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82% of small business owners voted for Sarko

by wchurchill Mon May 7th, 2007 at 05:35:21 PM EST

We have had an off and on discussion of the difficulties of small business in France for 1 1/2 years.  I related my experience in starting a small joint venture in France, and the difficulties we had with the bureaucracy and with letting go employees who were not performing.  

Arguments have been made that France has an incredible number of small businesses started every year; people who are not performing can be fired rather easily, you just have to treat them fairly, follow the paper work, and they can be fired.  There has also been an admission that the burearucracy for small business needs to be improved.  

I have interpretted the argument that I've presented, and that has been supported by some others, is that there is a real problem for small business in France.  (Particularly in comparison to the US where you only have to look at the stock pages to see an abundance of successful start-ups--big names being companies like Apple, Microsoft, Google, Intel, Guidant, Boston Scientific).  I've interpretted the other side to be, while bureaucracy can indeed be improved for small business in France, it's really not that big of a problem.

Well I would say that 82% of small business owners would seem to agree there is a problem, and are looking for the improvements that Sarko seems to offer, as opposed to the continuation of labor and union policies Royal seemed to offer.    From an article by JAMEY KEATEN
© 2007 The Associated Press in the Houston Chronicle

Sarkozy cruised in his traditional electoral base: 82 percent of small business owners, and 67 percent of farmers voted for him, according to Ipsos. Befitting a conservative, he won 61 percent of votes by those over age 61, and 68 percent among voters 70 or older.

I guess the question is will Sarko really have a mandate to do this, because I would imagine there are some very strong opponents to the changes that would be required.

I think it's not very accurate to portray things this way. If you pay 30% in taxes, and someone promises you to slash your tax in half, would you vote for that person? I think that when you are involved in a certain environment (such as a small business), it is very difficult to look objectively at the situation. Sure there are problems, and people complain, and by no means is the situation perfect. But one can also compare this to the situation in the United States where the military always votes for the GOP by an overwhelming majority, because of the perception of what the party stands for rather than its true actions. I can guarantee you that Sarkozy will spend more of his time worrying about big "champions" rather than the little guy.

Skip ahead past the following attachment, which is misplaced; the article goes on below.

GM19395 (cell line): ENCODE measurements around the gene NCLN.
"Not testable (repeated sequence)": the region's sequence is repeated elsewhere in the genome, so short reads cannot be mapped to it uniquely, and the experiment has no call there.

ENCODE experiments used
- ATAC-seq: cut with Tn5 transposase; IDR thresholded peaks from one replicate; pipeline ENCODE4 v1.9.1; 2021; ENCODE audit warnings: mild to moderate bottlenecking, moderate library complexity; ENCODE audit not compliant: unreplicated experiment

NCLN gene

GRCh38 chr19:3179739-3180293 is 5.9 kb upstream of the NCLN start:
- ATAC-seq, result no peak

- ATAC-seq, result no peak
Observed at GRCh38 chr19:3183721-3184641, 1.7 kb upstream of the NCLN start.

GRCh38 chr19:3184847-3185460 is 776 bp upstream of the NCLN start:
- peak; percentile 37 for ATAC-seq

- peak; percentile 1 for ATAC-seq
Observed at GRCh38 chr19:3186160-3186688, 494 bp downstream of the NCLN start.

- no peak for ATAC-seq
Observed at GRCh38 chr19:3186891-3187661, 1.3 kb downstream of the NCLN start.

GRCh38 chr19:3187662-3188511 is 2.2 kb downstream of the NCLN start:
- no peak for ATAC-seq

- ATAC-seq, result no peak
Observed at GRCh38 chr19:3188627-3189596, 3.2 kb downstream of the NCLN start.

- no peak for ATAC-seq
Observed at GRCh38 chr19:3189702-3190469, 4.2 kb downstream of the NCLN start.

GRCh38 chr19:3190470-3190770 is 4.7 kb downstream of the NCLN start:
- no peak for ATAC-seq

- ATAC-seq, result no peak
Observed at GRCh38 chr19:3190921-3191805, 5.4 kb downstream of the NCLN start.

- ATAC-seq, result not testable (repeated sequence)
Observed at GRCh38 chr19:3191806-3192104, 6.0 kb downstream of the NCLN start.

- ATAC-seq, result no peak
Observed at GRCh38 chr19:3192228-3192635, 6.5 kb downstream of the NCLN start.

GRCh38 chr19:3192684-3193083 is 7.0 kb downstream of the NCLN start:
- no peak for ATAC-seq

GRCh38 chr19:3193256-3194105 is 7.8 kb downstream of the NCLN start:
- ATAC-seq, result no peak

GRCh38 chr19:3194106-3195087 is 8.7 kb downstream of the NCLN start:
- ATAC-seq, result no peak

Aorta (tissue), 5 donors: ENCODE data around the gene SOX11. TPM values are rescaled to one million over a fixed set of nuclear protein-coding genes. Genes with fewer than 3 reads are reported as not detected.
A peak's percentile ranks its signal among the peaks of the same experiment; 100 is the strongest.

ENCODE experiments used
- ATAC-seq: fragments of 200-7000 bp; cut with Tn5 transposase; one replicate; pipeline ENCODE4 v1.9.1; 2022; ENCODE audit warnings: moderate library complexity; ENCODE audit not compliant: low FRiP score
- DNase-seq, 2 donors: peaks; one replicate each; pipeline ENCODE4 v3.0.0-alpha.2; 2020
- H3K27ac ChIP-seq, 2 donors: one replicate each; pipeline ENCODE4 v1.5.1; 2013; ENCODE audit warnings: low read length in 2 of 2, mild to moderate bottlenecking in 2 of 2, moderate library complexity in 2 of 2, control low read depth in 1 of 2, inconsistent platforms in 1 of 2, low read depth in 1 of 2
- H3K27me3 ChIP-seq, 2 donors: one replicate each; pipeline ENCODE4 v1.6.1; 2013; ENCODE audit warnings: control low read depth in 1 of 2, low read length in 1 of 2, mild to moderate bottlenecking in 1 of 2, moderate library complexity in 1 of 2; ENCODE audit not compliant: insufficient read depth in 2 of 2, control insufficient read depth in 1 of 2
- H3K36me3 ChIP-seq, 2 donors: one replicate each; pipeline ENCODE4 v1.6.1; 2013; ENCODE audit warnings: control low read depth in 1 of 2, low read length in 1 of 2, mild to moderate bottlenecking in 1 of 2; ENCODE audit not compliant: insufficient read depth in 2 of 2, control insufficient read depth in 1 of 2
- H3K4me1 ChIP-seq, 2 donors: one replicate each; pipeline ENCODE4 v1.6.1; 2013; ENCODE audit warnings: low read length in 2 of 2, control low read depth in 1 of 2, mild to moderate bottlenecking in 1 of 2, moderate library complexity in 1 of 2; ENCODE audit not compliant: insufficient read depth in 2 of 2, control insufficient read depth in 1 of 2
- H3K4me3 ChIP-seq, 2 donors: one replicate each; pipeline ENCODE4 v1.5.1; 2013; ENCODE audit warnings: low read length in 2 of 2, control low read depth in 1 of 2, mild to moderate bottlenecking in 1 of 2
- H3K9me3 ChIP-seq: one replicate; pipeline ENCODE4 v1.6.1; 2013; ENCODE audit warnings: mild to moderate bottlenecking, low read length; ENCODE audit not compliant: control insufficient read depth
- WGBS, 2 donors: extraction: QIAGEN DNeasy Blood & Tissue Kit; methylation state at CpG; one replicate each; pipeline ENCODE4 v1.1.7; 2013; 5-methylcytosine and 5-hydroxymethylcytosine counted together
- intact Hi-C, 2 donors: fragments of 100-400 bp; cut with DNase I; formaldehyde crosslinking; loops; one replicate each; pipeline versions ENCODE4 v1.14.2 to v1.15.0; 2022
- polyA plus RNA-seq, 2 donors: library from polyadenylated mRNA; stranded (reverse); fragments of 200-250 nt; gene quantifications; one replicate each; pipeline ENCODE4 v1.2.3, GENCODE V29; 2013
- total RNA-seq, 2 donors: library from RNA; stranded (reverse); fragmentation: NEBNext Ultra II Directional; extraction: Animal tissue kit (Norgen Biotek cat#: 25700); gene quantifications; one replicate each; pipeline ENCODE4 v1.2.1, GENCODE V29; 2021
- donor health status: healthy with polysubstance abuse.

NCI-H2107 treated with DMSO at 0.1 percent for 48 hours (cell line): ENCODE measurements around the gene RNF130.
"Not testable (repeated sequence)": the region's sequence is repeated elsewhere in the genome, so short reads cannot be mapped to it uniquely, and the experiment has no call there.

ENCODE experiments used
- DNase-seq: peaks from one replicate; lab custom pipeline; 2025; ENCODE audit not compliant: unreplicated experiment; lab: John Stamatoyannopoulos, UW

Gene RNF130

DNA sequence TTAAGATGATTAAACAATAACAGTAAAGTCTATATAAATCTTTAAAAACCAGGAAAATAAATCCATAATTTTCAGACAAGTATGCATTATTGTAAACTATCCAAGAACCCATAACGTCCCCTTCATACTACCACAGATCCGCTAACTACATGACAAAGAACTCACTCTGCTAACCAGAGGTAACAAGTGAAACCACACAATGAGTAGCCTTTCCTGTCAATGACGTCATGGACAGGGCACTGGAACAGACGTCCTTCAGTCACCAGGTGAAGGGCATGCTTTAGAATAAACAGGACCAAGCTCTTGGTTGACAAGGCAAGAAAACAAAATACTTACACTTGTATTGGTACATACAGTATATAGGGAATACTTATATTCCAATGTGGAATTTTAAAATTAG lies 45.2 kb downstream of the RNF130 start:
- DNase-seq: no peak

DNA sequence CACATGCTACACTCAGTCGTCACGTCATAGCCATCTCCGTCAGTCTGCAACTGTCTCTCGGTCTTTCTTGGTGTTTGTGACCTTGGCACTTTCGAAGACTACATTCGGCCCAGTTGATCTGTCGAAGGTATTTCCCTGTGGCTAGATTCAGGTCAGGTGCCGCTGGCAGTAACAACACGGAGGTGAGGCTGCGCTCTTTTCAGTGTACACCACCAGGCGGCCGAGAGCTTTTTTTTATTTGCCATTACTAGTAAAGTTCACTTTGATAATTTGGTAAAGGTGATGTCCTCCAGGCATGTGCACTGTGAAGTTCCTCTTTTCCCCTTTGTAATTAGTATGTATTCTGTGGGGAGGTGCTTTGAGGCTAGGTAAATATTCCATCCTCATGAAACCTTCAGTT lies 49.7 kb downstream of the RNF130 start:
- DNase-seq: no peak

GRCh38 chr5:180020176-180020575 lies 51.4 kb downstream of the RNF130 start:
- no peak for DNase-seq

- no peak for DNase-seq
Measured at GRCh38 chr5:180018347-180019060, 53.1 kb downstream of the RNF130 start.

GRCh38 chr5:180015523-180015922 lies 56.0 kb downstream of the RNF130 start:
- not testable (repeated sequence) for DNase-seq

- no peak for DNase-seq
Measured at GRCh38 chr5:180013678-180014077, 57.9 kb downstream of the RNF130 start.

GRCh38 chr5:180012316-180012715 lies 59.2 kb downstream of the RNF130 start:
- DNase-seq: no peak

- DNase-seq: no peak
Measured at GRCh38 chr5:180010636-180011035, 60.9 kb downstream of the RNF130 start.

Mikhail from SF
by Tsarrio (dj_tsar@yahoo.com) on Mon May 7th, 2007 at 06:51:45 PM EST
How can you compare trading conditions in the US from decades ago with those in France today?
by ThatBritGuy (thatbritguy (at) googlemail.com) on Mon May 7th, 2007 at 07:55:36 PM EST
in what way am I comparing the US decades ago to france today?
by wchurchill on Mon May 7th, 2007 at 09:13:51 PM EST
[ Parent ]
None of the companies you mentioned are recent start-ups.

Even Google is more than ten years old now. And the origins of Intel and M$ are ancient history.

What's the current US record on:

  1. Creation of small businesses?

  2. Success rate - let's say still in business after five years?

  3. Insolvency levels?
by ThatBritGuy (thatbritguy (at) googlemail.com) on Mon May 7th, 2007 at 10:34:52 PM EST
[ Parent ]
I of course mentioned the Googles and Microsofts so you would recognize the companies that were once startups and are now successful.  The money invested in startup ventures today in the US is far larger than it was when the initial investments were made in Intel and Microsoft, or more recently Google.  (I guess I expected that the readers might be aware of this.)  One way to look at a part of today's startups is to look at the Venture Capital firms and the companies they are currently funding.  As an example, here are the current companies funded by one of the more successful Venture Capital companies, Kleinert Perkins.  Somewhere between $20 and $200 million, I would guess, has been invested in each of these companies, with the hope that they would be the next Google or Boston Scientific.

3DV Systems
Breakthrough imaging technology captures the three dimensions of objects, enabling users to control personal space through intuitive body gestures.